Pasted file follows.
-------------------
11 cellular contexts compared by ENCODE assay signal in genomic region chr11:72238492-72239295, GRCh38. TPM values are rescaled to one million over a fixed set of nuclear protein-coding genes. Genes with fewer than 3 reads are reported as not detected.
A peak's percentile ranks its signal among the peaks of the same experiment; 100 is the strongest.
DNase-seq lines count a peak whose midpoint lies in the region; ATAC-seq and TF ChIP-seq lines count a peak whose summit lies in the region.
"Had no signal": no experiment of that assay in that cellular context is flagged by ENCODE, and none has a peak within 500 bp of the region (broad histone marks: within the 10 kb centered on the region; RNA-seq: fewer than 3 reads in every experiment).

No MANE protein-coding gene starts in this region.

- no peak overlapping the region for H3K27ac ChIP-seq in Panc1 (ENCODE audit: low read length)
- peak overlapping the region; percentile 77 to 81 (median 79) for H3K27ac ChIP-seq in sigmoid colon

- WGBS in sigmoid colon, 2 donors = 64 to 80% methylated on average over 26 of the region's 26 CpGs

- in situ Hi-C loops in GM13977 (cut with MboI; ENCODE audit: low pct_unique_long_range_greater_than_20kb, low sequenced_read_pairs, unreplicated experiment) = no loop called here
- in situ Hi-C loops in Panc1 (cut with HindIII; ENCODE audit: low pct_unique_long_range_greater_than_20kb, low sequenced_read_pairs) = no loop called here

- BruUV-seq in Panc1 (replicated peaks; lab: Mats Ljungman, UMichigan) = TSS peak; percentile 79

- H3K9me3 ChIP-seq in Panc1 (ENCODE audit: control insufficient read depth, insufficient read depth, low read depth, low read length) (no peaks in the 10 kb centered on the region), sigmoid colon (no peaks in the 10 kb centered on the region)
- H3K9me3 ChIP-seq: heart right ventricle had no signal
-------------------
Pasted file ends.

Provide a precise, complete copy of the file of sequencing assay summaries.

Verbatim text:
11 cellular contexts compared by ENCODE assay signal in genomic region chr11:72238492-72239295, GRCh38. TPM values are rescaled to one million over a fixed set of nuclear protein-coding genes. Genes with fewer than 3 reads are reported as not detected.
A peak's percentile ranks its signal among the peaks of the same experiment; 100 is the strongest.
DNase-seq lines count a peak whose midpoint lies in the region; ATAC-seq and TF ChIP-seq lines count a peak whose summit lies in the region.
"Had no signal": no experiment of that assay in that cellular context is flagged by ENCODE, and none has a peak within 500 bp of the region (broad histone marks: within the 10 kb centered on the region; RNA-seq: fewer than 3 reads in every experiment).

No MANE protein-coding gene starts in this region.

- no peak overlapping the region for H3K27ac ChIP-seq in Panc1 (ENCODE audit: low read length)
- peak overlapping the region; percentile 77 to 81 (median 79) for H3K27ac ChIP-seq in sigmoid colon

- WGBS in sigmoid colon, 2 donors = 64 to 80% methylated on average over 26 of the region's 26 CpGs

- in situ Hi-C loops in GM13977 (cut with MboI; ENCODE audit: low pct_unique_long_range_greater_than_20kb, low sequenced_read_pairs, unreplicated experiment) = no loop called here
- in situ Hi-C loops in Panc1 (cut with HindIII; ENCODE audit: low pct_unique_long_range_greater_than_20kb, low sequenced_read_pairs) = no loop called here

- BruUV-seq in Panc1 (replicated peaks; lab: Mats Ljungman, UMichigan) = TSS peak; percentile 79

- H3K9me3 ChIP-seq in Panc1 (ENCODE audit: control insufficient read depth, insufficient read depth, low read depth, low read length) (no peaks in the 10 kb centered on the region), sigmoid colon (no peaks in the 10 kb centered on the region)
- H3K9me3 ChIP-seq: heart right ventricle had no signal